For years, the city enforced a policy that amounted to just short of a ban on new clubs. This policy was ruled unconstitutional by federal courts. As a result, Seattle's commercially zoned areas became fair game to strip clubs. Late last year Mayor Greg Nickels proposed the city establish a club district in the largely industrial area in South Seattle.
This, of course, angered South Seattle residents who are already working toward a "Southside Revival." They logically fear that the proposed "Red Light District" would turn the area into a slum.
City Councilman Peter Steinbrueck hears these South Seattle residents and has stalled a vote for the proposed 310-acre strip club district. Steinbrueck would like to explore an alternative that would allow such clubs city-wide, with some restrictions, according to the Seattle P-I.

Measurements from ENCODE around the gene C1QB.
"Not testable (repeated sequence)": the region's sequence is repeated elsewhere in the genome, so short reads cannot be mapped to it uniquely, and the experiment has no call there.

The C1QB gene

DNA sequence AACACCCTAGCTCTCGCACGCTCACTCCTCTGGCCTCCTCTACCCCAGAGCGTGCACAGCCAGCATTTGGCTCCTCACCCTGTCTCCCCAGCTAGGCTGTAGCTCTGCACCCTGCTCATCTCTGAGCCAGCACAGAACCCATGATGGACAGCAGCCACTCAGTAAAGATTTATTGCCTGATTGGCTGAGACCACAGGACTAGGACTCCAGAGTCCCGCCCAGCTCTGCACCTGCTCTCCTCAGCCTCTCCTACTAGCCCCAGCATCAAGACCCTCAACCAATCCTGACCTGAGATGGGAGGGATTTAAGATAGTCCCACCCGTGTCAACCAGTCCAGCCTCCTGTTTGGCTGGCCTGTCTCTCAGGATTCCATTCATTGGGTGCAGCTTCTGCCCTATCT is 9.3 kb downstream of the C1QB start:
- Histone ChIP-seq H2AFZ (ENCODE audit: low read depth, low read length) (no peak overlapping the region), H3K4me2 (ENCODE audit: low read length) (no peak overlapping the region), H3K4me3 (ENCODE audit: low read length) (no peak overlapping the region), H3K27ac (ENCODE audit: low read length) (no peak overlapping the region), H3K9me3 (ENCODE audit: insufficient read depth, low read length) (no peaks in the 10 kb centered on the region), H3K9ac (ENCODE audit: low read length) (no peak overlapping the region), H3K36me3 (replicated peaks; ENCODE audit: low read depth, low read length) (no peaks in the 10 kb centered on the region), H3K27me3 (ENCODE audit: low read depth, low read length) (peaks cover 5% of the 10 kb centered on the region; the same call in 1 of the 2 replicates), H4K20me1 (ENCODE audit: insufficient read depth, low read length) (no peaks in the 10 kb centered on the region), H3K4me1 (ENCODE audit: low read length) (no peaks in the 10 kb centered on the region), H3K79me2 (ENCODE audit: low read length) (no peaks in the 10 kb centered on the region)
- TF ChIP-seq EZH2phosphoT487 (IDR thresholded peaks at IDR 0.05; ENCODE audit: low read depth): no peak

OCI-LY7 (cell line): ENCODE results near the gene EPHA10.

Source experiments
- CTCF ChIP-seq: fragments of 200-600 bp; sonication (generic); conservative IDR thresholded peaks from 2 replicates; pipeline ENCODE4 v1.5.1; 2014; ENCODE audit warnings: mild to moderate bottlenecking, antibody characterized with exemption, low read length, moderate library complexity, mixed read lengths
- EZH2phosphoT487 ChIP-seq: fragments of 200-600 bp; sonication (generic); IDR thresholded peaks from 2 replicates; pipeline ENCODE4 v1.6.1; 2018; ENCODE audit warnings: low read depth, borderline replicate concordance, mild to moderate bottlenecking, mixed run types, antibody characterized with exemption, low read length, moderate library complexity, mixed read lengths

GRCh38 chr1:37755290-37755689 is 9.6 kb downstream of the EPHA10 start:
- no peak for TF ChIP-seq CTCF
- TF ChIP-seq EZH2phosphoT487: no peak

The city of Seattle should allow adult entertainment venues to be dispersed throughout the city, rather than try to create a concentrated location for these businesses. Creating this "Red Light District" would be detrimental to surrounding South Seattle neighborhoods, including Beacon Hill, South Park and Georgetown. All areas of the city should be eligible to shoulder the "burden" of hosting strip clubs. If anything, North Seattle strip club patrons would be happy to avoid a commute.